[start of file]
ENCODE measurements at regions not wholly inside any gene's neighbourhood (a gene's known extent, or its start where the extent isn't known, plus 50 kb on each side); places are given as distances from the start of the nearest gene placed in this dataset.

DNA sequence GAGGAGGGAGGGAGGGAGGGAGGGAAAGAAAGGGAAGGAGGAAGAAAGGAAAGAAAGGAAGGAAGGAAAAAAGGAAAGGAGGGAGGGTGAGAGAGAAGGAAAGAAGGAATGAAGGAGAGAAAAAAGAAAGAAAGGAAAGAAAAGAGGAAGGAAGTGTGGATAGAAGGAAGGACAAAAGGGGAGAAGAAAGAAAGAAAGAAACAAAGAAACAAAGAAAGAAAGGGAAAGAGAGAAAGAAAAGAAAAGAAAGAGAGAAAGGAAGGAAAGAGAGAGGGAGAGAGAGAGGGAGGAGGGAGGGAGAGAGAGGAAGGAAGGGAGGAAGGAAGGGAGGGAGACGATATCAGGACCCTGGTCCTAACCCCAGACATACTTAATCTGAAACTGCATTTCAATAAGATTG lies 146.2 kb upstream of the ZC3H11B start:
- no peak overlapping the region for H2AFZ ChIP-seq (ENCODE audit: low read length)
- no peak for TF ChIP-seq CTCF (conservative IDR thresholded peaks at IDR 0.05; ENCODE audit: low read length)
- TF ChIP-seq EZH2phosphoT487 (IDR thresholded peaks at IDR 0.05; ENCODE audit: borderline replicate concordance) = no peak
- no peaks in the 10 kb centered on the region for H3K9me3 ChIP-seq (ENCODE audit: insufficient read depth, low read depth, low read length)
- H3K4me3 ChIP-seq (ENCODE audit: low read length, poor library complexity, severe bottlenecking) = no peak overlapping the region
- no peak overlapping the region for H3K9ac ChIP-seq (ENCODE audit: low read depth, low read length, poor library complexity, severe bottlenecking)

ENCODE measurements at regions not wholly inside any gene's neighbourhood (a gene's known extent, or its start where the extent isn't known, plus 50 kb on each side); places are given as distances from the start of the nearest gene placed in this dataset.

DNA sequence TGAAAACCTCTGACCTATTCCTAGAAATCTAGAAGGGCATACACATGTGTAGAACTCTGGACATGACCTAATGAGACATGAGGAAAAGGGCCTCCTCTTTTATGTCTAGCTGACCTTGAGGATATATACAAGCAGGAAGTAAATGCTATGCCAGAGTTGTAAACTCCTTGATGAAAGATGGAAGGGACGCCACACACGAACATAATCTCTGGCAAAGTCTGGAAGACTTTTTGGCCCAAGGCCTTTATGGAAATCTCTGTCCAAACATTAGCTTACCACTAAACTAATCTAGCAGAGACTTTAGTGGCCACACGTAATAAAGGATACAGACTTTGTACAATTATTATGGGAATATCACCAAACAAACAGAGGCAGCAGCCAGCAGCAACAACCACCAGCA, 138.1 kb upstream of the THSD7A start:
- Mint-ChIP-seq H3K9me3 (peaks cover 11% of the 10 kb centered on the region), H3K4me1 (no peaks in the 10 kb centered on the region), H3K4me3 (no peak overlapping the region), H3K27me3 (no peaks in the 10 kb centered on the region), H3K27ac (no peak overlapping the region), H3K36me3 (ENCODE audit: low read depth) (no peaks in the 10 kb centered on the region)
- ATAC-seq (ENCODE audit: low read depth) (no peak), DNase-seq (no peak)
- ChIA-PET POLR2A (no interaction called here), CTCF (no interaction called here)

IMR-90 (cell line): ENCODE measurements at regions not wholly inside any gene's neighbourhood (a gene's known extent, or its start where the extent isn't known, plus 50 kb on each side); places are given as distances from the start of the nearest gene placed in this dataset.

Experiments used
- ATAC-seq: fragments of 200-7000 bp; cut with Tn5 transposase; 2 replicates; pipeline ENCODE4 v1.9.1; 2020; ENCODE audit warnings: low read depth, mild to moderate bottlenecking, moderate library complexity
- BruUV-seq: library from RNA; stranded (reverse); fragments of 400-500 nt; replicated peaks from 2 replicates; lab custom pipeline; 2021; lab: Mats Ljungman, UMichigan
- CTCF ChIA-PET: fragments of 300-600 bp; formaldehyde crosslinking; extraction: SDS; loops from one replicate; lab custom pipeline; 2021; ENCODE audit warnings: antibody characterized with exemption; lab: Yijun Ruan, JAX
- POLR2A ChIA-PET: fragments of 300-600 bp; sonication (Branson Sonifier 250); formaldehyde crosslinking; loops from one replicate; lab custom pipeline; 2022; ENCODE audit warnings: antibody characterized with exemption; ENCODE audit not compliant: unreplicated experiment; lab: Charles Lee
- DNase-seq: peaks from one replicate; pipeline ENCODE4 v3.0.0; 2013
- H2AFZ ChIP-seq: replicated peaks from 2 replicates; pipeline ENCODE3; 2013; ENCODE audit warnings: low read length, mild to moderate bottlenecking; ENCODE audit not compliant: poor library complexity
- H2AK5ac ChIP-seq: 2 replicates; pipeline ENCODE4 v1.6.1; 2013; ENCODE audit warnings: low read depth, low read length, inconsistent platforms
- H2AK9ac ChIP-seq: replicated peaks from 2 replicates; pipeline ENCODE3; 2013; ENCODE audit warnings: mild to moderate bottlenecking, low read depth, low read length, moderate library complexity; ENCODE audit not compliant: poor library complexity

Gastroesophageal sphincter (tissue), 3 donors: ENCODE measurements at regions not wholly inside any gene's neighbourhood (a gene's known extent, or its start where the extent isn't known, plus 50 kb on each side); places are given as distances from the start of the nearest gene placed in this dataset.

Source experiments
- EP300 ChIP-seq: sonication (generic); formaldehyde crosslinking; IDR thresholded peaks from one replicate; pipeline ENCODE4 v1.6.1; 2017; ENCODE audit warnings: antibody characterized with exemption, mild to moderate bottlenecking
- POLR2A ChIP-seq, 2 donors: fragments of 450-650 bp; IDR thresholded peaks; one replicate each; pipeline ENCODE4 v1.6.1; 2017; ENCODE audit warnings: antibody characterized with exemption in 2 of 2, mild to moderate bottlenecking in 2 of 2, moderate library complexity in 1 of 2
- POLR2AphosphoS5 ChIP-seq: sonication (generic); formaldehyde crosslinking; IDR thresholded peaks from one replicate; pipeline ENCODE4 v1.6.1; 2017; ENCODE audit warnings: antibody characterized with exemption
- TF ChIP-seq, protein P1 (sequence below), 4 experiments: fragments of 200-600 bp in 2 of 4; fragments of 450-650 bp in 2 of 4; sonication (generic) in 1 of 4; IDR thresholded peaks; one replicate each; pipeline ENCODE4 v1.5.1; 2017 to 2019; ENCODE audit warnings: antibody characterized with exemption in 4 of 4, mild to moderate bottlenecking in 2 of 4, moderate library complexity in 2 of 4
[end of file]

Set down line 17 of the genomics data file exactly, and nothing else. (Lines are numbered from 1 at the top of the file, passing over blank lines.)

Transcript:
- BruUV-seq: library from RNA; stranded (reverse); fragments of 400-500 nt; replicated peaks from 2 replicates; lab custom pipeline; 2021; lab: Mats Ljungman, UMichigan